A while back we were going through the Sermon on the Mount in our adult Bible class. For the first class, before wading into the Sermon, I took some time to outline three major problems we have with the Sermon on the Mount.

Specifically, at various times and places, and from within certain faith traditions, three problems have been noted about the Sermon on the Mount.

1. Practically Impossible

Jesus’ demands in the Sermon seem so high that the Sermon appears to be practically impossible to obey. Consider:

But I say to you that everyone who is angry with his brother will be liable to judgment.

I say to you that everyone who looks at a woman with lustful intent has already committed adultery with her in his heart.

Do not resist the one who is evil. But if anyone slaps you on the right cheek, turn to him the other also.

I say to you, Love your enemies and pray for those who persecute you.

No anger. No lust. Non-retaliation in the face of physical assault. Loving our enemies. Most people don’t think they can obey these commands. At least not with any consistency and regularity. If you try to obey the Sermon you’ll live a life of chronic failure.

But maybe that’s exactly the point, theologians like Martin Luther have argued. Maybe the Sermon was intentionally made to be practically impossible in order to humiliate and expose any attempts at works-based righteousness.

I don’t care if you agree with Luther or not, his teachings about the Sermon illustrate my point: we object to the Sermon because we think it’s practically impossible. It just can’t be obeyed.

2. Theologically Problematic

We also object to the Sermon because we find it to be theologically problematic. Specifically, Jesus seems to be a legalist. Even worse, there is no atonement theology in the Sermon. Salvation in the Sermon is earned through obedience. Consider:

For truly, I say to you, until heaven and earth pass away, not an iota, not a dot, will pass from the Law until all is accomplished. Therefore whoever relaxes one of the least of these commandments and teaches others to do the same will be called least in the kingdom of heaven, but whoever does them and teaches them will be called great in the kingdom of heaven. For I tell you, unless your righteousness exceeds that of the scribes and Pharisees, you will never enter the kingdom of heaven.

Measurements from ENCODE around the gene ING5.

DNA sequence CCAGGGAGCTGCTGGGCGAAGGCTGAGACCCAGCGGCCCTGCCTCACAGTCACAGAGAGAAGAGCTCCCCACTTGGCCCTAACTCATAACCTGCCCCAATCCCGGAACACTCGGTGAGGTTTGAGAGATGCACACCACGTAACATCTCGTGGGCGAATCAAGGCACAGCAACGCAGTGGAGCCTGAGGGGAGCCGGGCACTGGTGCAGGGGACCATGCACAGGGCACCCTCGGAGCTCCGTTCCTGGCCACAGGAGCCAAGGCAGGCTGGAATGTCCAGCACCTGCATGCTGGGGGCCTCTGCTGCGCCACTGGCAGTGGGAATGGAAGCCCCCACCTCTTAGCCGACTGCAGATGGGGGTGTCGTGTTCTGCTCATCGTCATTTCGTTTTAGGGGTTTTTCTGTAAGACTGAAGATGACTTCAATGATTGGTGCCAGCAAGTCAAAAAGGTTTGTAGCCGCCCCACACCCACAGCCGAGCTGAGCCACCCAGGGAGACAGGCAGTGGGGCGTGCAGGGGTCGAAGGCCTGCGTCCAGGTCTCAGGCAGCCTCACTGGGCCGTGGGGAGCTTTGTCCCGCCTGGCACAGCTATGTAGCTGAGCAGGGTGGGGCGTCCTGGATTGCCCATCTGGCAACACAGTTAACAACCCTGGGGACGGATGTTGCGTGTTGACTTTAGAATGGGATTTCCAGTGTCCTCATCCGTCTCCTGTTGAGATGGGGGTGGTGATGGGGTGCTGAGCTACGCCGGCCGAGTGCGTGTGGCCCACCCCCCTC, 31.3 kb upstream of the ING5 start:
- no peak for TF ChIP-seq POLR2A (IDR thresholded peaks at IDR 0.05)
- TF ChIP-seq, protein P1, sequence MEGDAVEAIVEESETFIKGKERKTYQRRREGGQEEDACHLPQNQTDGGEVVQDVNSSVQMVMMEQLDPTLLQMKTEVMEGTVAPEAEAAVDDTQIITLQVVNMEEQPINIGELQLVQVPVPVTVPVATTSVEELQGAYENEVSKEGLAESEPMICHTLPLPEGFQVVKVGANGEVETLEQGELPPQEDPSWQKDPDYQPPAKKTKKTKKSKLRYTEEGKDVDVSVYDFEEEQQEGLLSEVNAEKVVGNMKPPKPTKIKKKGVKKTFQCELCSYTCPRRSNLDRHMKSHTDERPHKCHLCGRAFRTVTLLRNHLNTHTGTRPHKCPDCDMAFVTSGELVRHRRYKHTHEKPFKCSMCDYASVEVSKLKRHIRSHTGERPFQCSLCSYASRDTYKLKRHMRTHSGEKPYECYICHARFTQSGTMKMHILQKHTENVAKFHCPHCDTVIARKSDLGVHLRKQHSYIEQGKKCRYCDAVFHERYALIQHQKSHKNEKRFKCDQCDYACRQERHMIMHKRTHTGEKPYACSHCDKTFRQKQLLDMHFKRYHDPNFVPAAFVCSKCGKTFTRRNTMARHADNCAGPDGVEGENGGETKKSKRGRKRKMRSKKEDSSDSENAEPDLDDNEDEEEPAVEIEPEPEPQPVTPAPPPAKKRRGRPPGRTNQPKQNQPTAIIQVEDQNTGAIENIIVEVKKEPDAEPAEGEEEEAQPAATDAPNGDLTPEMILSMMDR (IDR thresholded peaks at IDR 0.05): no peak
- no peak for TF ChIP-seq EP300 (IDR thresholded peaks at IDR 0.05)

If your right eye causes you to sin, tear it out and throw it away. For it is better that you lose one of your members than that your whole body be thrown into hell. And if your right hand causes you to sin, cut it off and throw it away. For it is better that you lose one of your members than that your whole body go into hell.

You therefore must be perfect, as your heavenly Father is perfect.

If you forgive others their trespasses, your heavenly Father will also forgive you, but if you do not forgive others their trespasses, neither will your Father forgive your trespasses.

Judge not, that you be not judged. For with the judgment you pronounce you will be judged, and with the measure you use it will be measured to you.

2. Politically Irresponsible and Immoral

Finally, as any Christian who is not a pacifist will tell you, the Sermon is just not politically responsible. Jesus’ call to non-violence in the Sermon could never be the ethic of nation states.

Further, it is argued, in the face of evil Christians must resort to violence. To obey the command “do not resist an evil person” isn’t just hard to do, it’s immoral.

And yet, all these objections are eternally haunted by Jesus’ final words and warning:

“Everyone then who hears these words of mine and does them will be like a wise man who built his house on the rock. And the rain fell, and the floods came, and the winds blew and beat on that house, but it did not fall, because it had been founded on the rock.

And everyone who hears these words of mine and does not do them will be like a foolish man who built his house on the sand. And the rain fell, and the floods came, and the winds blew and beat against that house, and it fell, and great was the fall of it.”

Like content like this? Go deeper with articles covering faith, culture, life, and more in each collectible issue of RELEVANT Magazine. Click here to subscribe.